manually) and weed infested plots (weeds were allowed to grow), was laid out
in a randomized block design having four replications. Plot size was 10x10 m
and each plot was separated by 1.5 m. Patchouli cuttings were planted at intra-row
spacing of 60 cm apart. Two weeks before plantation, N 25, P2O5
50 and K2O 50 Kg ha-1 along with 8 tons of well
rotten compost was basally applied. The remaining 75 Kg N was applied in equal
three split doses after each harvest as side dressing.
Sampling Procedure and Data Analysis
Sampling was made from randomly selected plots using 1 m2 quadrate
for 5 times plot-1. Weed species were separately counted from each
quadrate and identified. To eliminate the influence of field edges on survey,
sampling was made inside the field. Frequency and density of each weed species
were determined and calculated according to Odum (1971).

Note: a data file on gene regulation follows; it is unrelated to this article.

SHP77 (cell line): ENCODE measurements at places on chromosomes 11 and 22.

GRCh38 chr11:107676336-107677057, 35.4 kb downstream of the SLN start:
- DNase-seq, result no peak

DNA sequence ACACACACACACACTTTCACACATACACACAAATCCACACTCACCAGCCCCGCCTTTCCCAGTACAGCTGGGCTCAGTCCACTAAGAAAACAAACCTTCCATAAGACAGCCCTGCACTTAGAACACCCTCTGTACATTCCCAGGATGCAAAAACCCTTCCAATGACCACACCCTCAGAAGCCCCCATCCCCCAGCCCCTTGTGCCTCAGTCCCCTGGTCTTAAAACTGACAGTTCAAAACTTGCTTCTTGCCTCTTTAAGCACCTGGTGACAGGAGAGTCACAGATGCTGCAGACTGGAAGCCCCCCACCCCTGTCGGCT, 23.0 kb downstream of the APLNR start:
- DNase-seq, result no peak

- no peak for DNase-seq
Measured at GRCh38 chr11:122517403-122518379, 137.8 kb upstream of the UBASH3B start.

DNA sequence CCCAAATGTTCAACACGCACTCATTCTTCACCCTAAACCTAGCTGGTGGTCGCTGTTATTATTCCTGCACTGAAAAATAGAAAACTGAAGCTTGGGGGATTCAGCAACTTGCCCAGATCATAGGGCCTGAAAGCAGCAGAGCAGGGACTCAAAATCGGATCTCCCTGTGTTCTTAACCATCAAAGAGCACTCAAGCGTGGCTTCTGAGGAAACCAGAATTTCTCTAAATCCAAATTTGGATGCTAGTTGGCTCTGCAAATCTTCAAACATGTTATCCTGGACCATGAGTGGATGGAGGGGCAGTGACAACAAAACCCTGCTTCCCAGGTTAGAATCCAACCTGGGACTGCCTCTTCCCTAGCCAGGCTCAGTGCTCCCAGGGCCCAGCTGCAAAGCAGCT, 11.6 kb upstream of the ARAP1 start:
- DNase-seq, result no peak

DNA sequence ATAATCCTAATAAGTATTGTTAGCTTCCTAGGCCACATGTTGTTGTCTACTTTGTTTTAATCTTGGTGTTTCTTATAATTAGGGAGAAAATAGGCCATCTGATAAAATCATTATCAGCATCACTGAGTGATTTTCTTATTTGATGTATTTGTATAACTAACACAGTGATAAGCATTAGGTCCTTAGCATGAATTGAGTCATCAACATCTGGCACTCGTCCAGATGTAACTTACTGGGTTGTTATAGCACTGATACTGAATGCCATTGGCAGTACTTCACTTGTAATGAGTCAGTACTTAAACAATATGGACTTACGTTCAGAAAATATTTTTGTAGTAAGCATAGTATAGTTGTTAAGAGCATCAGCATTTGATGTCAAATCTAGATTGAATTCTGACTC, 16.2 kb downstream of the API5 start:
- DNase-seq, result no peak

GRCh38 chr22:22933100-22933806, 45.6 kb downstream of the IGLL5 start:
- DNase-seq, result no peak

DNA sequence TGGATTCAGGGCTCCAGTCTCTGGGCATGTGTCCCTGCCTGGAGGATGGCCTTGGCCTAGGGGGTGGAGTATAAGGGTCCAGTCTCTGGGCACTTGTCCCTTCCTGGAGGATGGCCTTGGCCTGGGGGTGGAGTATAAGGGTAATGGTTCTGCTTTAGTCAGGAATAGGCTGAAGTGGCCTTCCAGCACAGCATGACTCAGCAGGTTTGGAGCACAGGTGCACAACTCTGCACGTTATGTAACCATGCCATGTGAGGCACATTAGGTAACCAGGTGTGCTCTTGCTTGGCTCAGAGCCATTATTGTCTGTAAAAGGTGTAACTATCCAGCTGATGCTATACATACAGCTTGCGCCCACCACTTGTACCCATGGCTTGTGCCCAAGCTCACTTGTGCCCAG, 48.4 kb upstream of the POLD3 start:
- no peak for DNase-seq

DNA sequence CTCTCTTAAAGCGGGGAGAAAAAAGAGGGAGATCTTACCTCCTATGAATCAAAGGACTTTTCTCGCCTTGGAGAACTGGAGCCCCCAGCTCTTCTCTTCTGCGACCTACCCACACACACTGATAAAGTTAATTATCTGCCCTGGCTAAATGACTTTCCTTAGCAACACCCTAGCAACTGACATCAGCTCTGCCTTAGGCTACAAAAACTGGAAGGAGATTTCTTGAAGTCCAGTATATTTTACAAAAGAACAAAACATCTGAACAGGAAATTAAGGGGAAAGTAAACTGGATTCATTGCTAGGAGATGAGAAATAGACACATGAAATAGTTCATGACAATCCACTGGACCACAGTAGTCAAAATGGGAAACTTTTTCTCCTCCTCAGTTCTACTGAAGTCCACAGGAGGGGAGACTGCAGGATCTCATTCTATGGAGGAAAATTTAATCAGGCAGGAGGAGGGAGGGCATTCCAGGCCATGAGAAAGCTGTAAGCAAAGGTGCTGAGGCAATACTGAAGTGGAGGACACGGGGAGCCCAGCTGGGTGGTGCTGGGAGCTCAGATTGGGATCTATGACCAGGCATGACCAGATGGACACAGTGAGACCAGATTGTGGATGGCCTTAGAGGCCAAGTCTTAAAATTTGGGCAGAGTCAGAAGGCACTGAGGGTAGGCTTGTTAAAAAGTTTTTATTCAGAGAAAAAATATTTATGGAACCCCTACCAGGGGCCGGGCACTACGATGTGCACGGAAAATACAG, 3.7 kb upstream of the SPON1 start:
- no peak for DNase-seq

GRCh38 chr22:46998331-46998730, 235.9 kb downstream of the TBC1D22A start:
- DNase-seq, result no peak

Ecological analysis of the weed flora was carried out to determine the relative
frequency and density using the equation provided by Wirjahadja and Panch (1975).
Weeds were collected from the plots and its dry weight (t ha-1)
Fully-grown Patchouli plants were harvested and weeds were collected separately.
Specific proportion of weed biomass was mixed with patchouli leaves at the rate
of 5, 10, 15 and 30% along with a control (weed free) for hydro distillation
in Clevengers apparatus for 16 h. Extraction of oil was repeated for 10
times for each treatment and average data were presented in Table
3. Weed biomass alone was also distilled to ascertain the presence or absent
of any oil.
The patchoulol of oil was determined by gas chromatography method. A Chemito
model 3865 GC with FID and a Hewlett Packard HP 3395 data integrator was used
for the analysis. The constituents in the oil were separated in a packed glass
column (2 mm idx2 M length) of 15% SE 52 on gas chrom Q, 80/100 mesh.
Results and Discussion
A total of 17 weed species were growing in patchouli plantation and enumerated
in Table 1. The frequency of weed species ≥ 75% were Oxalis
cornicullata (100%), Cynodon dactylon (100%), Alternanthera sessile
(100%), Ageratum conizoides (95%), Spilanthes oleraceae (85%)
and Amaranthus spinosus (75%) during 1st year (2004-2005). In 2nd year
(2005-2006), the frequency of majority of weed species was increased. The frequencies